Monday edition - May 12, 2008

 

 

 

 

An 'awfully special' wedding day for Bushes
Dallas Morning News, TX - 5-12-08
By ALAN PEPPARD / The Dallas Morning News A few details from the weekend wedding festivities of Jenna Bush and Henry Hager have leaked out...

 

Obama Shifts Campaign Focus To McCain
U.S. News & World Report, DC - 5-12-08
Jeremiah Wright will play an important role as they decide whom to support." US News and World Report, in an article titled, "Why Clinton Stands To Lose

Number of disabled vets up with Iraq, Afghan wars
The Associated Press - 5-12-08
Another factor driving up costs and the overall number of disabled veterans is Vietnam. Veterans from that era make up the biggest group of vets today


 

White House will sell DVD's of Jenna's wedding to raise funds for McCain. - Grant Gerver, www.seriouskidding.com

 


 

 


The-World-Is-A-Safer-Place-Without-Saddam


Iraq Cease Fire

 

Representatives of firebrand cleric Muqtada al-Sadr and lawmakers from Iraq's main Shiite political bloc signed a four-day cease-fire Monday in an effort to end seven weeks of fighting in Baghdad's Sadr City slum.

 


 

"The Democrats are in a tough spot now, because if the superdelegates somehow give the nomination to Clinton, that's going to alienate a lot of African-Americans who support Obama, but if Obama wins, there's going to be a lot of disappointed women voters, which is why I think, now more than ever, we need a President Oprah." --Jimmy Kimmel

 


 

 

 


 

Disturbing News


 


 

 


USA Today, Jenna Bush's Wedding, and the nature of contemporary journalism

By Walter Brasch

 

The editors of USA Today, as they do every day, had to decide what to make its “Cover Story.”

The death toll from the cyclone in Myanmar was approaching 25,000, with about almost a million homeless, and the ruling military junta was still refusing to accept foreign assistance.

A Pentagon report revealed that about 43,000 medically unfit troops were sent into combat.

In Philadelphia, six police officers were under investigation for beating suspects. And, in Russia a new president was inaugurated.

What the editors chose to dominate the front page was a three-column head photo of presidential daughter Jenna Bush and a story about her forthcoming non-public private wedding. The only reason USA Today didn’t run the story on its front pages Saturday and Sunday is because it doesn’t publish on weekends. But, just about every other news medium gave the wedding heavy play.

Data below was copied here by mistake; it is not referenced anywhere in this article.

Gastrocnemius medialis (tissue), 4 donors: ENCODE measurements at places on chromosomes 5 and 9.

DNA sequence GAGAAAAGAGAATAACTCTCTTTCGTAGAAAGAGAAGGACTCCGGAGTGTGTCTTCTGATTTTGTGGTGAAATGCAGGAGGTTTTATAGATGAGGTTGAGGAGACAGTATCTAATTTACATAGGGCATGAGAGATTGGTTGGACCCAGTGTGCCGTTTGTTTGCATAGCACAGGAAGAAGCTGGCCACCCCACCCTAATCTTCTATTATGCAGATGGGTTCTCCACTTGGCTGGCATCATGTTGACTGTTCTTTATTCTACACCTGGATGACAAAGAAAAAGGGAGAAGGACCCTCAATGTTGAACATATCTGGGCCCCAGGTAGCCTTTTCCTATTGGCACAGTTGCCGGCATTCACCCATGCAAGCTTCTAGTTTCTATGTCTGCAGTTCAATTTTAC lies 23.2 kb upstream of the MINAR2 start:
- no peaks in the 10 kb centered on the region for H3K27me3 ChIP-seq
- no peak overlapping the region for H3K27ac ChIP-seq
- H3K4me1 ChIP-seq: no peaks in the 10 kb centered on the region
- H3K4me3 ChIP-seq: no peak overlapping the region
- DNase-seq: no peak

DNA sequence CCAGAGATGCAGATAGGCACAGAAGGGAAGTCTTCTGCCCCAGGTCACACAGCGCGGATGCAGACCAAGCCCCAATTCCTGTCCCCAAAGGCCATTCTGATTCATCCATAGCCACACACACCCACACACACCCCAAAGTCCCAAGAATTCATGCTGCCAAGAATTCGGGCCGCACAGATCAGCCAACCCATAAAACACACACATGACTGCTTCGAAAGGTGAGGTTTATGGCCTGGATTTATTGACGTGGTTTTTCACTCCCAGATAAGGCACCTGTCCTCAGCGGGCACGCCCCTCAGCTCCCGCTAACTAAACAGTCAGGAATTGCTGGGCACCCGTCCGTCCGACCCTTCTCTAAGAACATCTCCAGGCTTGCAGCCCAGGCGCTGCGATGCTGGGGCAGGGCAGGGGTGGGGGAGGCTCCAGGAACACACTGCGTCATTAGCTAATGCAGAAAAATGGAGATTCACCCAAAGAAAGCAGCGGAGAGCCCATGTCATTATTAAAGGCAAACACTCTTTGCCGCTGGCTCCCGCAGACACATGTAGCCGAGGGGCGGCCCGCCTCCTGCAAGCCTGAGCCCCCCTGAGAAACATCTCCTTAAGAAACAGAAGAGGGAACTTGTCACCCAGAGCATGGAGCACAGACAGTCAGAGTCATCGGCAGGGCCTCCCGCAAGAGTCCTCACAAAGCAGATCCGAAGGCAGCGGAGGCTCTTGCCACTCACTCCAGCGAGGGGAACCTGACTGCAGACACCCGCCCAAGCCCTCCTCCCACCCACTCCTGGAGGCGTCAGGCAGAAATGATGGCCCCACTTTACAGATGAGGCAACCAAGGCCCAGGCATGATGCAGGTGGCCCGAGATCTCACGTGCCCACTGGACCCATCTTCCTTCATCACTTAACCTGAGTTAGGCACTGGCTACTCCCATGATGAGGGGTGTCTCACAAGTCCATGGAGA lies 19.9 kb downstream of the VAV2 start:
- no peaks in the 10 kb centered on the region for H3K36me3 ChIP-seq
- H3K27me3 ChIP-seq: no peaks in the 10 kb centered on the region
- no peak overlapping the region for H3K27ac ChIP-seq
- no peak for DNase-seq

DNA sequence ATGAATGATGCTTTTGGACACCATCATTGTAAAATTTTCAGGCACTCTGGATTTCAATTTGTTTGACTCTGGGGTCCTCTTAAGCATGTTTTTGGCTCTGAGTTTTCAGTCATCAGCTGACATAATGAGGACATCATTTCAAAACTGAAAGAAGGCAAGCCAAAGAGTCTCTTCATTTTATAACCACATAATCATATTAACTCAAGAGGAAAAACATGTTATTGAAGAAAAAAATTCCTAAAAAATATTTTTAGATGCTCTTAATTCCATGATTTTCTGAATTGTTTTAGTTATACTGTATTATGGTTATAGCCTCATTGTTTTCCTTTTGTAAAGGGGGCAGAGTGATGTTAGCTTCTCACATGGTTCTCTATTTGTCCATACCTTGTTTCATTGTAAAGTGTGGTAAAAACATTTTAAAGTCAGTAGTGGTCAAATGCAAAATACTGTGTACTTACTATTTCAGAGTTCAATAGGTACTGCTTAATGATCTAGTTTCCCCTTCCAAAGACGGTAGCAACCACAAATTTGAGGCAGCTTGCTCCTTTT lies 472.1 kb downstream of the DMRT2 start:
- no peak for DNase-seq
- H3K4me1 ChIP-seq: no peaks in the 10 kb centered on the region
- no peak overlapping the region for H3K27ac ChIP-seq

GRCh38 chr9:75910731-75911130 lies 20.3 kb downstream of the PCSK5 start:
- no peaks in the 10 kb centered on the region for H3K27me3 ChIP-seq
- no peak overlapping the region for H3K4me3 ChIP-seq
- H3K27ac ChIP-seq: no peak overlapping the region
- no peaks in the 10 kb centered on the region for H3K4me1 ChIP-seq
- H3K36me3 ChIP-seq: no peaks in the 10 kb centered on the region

When USA Today debuted in 1982, it was a glitzy full color alternative to the average gray newspaper. Focused upon an audience of travelers, and primarily available at airports and hotels, the five day a week newspaper, then as now, had short, quick looks at the news. “Across the USA” is a series of one paragraph stories from every state, plus the territories, something to let the lonely traveler know his home state still exists. A color weather map informs travelers what to expect when they arrive at an airport a dozen states away. Extensive business stories target middle- and upper-management workers who don’t have the time to read that day’s Wall Street Journal.

With an emphasis on polls, USA Today tells us what we think. And what we think is divided into four equal parts—News, Lifestyle, Sports, and Money. Thus, news is one-fourth of the newspaper.

Ridiculed as McPaper, but read by about two million people a day, most of whom get their daily dose from vendor boxes that look like a TV on a stand, USA Today has set the agenda for almost every newspaper in the country. Following the USA Today model, local newspapers have splashed color and graphics on its pages. The stories are shorter, but not necessarily tighter. And, in an era of downsizing, in which publishers who don’t pull in 20 percent a year profits are often reassigned, there are fewer reporters, fewer in-depth stories, fewer and narrower pages, and a greater reliance upon wire service stories. But, celebrity-based stories and increased fluff—what editors wrongly believe the readers want—have taken over the front pages.